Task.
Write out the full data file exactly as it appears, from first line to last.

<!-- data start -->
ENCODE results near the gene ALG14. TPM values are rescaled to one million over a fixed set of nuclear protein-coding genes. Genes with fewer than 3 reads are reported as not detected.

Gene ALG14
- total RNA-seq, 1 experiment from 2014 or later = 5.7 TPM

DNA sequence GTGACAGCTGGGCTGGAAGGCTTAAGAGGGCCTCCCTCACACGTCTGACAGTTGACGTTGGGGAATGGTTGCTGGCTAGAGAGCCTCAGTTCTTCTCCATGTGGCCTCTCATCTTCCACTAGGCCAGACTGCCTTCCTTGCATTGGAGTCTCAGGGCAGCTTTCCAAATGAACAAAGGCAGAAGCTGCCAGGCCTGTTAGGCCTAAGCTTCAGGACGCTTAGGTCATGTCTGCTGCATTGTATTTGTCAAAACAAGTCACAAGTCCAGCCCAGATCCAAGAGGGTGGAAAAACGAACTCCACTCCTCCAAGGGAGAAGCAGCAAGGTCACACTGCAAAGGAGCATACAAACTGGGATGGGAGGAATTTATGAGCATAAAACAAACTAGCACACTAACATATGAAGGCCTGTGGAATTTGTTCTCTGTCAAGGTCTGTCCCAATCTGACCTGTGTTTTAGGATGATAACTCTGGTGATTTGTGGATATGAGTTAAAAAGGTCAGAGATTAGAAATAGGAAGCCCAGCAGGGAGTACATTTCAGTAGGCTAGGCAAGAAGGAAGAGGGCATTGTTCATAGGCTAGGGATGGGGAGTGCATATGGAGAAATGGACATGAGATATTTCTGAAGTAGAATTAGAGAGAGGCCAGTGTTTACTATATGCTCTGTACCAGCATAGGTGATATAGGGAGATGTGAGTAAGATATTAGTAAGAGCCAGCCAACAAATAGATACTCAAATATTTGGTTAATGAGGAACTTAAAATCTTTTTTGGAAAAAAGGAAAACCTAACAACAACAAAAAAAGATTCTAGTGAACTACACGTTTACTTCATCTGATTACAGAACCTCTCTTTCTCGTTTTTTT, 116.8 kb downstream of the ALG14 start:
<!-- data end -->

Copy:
ENCODE results near the gene ALG14. TPM values are rescaled to one million over a fixed set of nuclear protein-coding genes. Genes with fewer than 3 reads are reported as not detected.

Gene ALG14
- total RNA-seq, 1 experiment from 2014 or later = 5.7 TPM

DNA sequence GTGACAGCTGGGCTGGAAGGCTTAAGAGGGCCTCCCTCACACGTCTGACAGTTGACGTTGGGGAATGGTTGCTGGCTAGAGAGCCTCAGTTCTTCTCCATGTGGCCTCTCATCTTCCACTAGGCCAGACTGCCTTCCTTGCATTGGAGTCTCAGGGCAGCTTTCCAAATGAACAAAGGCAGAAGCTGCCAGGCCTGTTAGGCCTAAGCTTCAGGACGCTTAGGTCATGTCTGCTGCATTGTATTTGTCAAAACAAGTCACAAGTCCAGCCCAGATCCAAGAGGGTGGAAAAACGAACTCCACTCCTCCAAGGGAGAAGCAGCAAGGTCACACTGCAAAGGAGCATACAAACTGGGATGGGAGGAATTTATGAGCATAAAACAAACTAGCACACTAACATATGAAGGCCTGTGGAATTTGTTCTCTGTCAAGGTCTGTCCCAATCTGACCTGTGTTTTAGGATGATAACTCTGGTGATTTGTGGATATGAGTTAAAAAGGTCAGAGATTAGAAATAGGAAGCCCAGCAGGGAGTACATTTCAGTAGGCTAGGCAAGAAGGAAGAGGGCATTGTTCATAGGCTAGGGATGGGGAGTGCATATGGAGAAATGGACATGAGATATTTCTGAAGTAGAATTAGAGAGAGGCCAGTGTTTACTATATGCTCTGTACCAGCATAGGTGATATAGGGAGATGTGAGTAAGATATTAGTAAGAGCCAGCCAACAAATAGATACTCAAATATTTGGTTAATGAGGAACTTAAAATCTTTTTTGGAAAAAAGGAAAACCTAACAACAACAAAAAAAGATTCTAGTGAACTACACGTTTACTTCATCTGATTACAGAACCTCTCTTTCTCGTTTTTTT, 116.8 kb downstream of the ALG14 start: